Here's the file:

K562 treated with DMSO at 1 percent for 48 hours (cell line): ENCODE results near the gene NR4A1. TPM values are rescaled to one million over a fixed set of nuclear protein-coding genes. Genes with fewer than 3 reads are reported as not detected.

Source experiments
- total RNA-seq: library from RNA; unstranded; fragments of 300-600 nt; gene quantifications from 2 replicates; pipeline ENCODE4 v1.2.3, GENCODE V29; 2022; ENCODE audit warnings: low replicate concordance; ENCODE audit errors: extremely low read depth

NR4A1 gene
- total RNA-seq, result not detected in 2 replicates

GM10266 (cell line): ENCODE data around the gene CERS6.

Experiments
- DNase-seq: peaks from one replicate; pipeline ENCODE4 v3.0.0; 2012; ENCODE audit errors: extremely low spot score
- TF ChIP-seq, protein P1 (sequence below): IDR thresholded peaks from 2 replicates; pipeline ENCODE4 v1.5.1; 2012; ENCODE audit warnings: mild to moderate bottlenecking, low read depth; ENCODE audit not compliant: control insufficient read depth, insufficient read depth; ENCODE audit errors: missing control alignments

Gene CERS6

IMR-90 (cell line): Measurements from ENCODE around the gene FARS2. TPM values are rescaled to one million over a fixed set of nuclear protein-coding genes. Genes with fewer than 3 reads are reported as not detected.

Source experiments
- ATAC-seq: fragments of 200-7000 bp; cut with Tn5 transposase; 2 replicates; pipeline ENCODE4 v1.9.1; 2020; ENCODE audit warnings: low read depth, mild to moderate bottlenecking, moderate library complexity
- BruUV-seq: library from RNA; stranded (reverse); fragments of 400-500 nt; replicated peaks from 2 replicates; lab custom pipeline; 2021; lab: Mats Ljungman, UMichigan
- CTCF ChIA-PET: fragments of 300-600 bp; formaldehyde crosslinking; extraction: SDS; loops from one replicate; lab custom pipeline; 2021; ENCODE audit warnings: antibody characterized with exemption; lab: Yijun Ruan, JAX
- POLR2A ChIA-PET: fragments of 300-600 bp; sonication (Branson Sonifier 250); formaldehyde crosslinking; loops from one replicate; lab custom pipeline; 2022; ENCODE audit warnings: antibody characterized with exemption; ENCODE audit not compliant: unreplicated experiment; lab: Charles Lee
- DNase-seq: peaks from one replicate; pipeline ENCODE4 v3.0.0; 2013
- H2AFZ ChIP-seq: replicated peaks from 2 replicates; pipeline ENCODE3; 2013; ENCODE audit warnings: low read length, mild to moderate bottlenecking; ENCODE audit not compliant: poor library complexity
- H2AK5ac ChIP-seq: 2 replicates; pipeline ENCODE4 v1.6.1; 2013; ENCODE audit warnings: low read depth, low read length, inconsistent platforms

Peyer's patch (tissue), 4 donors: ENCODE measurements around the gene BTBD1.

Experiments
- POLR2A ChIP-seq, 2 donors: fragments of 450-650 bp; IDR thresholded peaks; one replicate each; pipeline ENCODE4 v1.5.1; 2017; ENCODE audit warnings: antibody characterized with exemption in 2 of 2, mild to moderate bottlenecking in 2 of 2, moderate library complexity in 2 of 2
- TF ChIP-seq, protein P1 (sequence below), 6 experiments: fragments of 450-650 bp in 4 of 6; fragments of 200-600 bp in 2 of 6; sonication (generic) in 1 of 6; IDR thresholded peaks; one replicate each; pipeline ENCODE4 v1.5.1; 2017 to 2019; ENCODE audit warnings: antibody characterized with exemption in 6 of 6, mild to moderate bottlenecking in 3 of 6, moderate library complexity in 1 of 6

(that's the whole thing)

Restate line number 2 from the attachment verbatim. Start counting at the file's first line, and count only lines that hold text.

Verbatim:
Source experiments